Retiring Rep. Barney Frank, a gay pioneer in Congress, said Thursday that he will marry his longtime partner, Jim Ready.
Frank spokesman Harry Gural said the liberal Massachusetts Democrat's wedding will be in his home state, but that no date had been set.
Ready, 42, lives in Ogunquit, Maine. He has a small business doing custom awnings, carpentry, painting, welding and other general handyman services, Gural said. Ready is also a photographer. The two men have been together since spring 2007.
Frank was attending a retreat Thursday with other House Democrats on Maryland's Eastern Shore.
During an appearance on PBS' "The Charlie Rose Show" earlier this month, Frank said he was looking forward to leaving Congress and spending time with Ready.
"Look, I have a partner now, Jim Ready; I have an emotional attachment. I`m in love for the first time in my life," Frank said on the show.
Gay rights supporters saluted Frank's engagement but noted that because of the federal Defense of Marriage Act, known as DOMA, Ready would not enjoy the same rights as other spouses.
DOMA blocks the federal government from recognizing same-sex unions and says states that don't have such marriages don't have to recognize marriages performed in states that do.
"It is, of course, somewhat ironic that because of DOMA and because Barney is a federal employee, Jim won't be eligible for any of the benefits that any other spouse would be able to get," said Lee Swislow, executive director of Gay & Lesbian Advocates & Defenders, the Boston legal rights organization that brought the case that led to Massachusetts becoming the first state in the country to legalize gay marriage.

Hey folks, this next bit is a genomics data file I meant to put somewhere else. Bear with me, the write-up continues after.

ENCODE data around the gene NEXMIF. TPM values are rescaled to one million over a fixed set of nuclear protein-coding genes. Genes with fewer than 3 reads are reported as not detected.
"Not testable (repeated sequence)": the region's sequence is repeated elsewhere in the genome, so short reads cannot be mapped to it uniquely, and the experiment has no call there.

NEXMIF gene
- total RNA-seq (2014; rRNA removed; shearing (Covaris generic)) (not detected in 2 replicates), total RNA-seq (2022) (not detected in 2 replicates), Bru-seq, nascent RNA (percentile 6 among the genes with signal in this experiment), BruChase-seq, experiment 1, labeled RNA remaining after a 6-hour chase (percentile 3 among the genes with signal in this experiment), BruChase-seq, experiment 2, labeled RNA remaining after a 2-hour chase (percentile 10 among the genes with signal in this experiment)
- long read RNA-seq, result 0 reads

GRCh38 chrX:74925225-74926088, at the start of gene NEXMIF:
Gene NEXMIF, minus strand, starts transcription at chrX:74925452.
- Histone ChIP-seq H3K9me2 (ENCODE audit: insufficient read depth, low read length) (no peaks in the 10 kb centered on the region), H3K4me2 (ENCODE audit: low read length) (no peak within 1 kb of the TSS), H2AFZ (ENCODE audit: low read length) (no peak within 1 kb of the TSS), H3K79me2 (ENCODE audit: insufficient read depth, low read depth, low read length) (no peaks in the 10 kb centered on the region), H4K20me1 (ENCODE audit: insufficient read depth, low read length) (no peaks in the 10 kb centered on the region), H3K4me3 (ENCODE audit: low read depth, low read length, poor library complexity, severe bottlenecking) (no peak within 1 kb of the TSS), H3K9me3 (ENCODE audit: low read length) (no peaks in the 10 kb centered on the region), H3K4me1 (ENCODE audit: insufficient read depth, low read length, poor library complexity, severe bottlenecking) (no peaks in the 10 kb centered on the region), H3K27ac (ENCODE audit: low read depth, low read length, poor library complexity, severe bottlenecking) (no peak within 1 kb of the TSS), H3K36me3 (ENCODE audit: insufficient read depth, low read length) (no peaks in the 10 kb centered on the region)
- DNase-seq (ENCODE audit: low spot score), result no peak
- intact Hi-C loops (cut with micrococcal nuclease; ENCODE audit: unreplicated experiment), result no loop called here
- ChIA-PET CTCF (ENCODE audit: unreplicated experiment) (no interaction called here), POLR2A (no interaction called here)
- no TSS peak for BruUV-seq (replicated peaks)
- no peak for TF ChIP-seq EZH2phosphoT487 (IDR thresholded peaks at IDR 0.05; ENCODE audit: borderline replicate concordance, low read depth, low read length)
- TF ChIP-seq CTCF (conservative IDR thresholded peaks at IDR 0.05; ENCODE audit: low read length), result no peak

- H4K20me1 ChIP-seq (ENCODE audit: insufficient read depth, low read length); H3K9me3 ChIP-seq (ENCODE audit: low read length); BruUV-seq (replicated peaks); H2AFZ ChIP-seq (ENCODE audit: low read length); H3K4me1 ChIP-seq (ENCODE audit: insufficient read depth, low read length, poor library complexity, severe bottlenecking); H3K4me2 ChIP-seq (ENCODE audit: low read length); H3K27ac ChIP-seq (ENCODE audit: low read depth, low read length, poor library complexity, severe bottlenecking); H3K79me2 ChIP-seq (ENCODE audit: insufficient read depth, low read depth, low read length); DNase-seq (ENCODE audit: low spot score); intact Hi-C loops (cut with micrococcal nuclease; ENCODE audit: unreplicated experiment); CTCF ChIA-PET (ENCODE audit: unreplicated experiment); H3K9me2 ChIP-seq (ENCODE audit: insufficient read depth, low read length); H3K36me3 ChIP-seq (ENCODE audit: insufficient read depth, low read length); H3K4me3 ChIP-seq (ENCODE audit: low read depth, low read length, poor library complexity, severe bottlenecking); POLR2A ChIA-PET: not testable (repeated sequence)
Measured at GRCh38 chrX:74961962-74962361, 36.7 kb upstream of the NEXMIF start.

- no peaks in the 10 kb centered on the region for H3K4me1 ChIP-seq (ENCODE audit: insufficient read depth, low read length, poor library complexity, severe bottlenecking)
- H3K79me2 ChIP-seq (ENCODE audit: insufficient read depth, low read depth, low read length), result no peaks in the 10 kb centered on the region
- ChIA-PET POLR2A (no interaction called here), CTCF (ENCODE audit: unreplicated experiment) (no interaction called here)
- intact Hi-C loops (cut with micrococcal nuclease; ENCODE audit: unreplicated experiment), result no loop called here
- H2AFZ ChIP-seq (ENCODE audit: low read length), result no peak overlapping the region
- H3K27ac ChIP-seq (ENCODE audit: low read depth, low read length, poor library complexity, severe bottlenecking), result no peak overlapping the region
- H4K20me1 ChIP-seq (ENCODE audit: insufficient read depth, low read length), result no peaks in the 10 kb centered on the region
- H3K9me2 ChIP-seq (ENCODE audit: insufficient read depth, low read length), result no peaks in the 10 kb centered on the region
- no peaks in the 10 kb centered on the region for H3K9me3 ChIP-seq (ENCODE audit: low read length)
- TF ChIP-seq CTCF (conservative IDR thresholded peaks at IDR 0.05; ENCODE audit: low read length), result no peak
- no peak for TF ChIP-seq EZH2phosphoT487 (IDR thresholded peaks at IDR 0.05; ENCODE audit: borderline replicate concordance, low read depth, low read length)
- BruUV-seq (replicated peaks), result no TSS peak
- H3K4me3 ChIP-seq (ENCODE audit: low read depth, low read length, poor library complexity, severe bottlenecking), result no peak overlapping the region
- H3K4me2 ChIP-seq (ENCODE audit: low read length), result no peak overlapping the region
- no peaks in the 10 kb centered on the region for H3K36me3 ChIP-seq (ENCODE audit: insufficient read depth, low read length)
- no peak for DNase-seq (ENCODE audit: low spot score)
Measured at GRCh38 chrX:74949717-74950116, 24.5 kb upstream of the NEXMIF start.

"I think it's always positive when public figures are role models in these critical societal institutions," Swislow added.
Frank, 71, won his House seat in 1980 and was one of the first lawmakers to come out of the closet.
Ready has made some headlines in recent years with Frank.
He was charged in August 2007 with marijuana cultivation for allegedly growing more than five marijuana plants on his property, records from the York County, Maine, district attorney's office show. That charge was dismissed after Ready complied with a deferred disposition agreement and admitted to a charge of civil possession of marijuana.
Frank later told the Boston Globe that he was at Ready's house when Ready was arrested, but that he never saw the marijuana and has never smoked any. Frank has also said Ready has promised him never to repeat his mistake.
During Frank's 2010 re-election bid, Ready had a brisk exchange of words with Frank's Republican challenger Sean Bielat after the candidates debated. Ready was taking photos of Bielat.
A Boston Herald video showed Ready saying, "You better get used to it, dude," after Bielat asked him about the photos.
Ready then said, "It's a free country, isn't it?" and a chuckling Bielat replied, "It sure is, at least if we can get the Congress back."
Frank's campaign at the time said that Ready was an amateur photographer who took pictures at many campaign events and that no harm was intended.
Last November, Frank announced that he was retiring at the end of his current term, his 16th in Congress.
He said he was retiring because his Massachusetts district has changed so much he would have to spend too much time campaigning for re-election.
Frank has been in the House since 1981 and represents the state's 4th District, which stretches from the upscale Boston suburbs of Newton and Brookline to the working-class cities of New Bedford and Taunton in southeastern Massachusetts.
Associated Press writers Denise Lavoie in Boston and Clarke Canfield in Maine contributed to this report.
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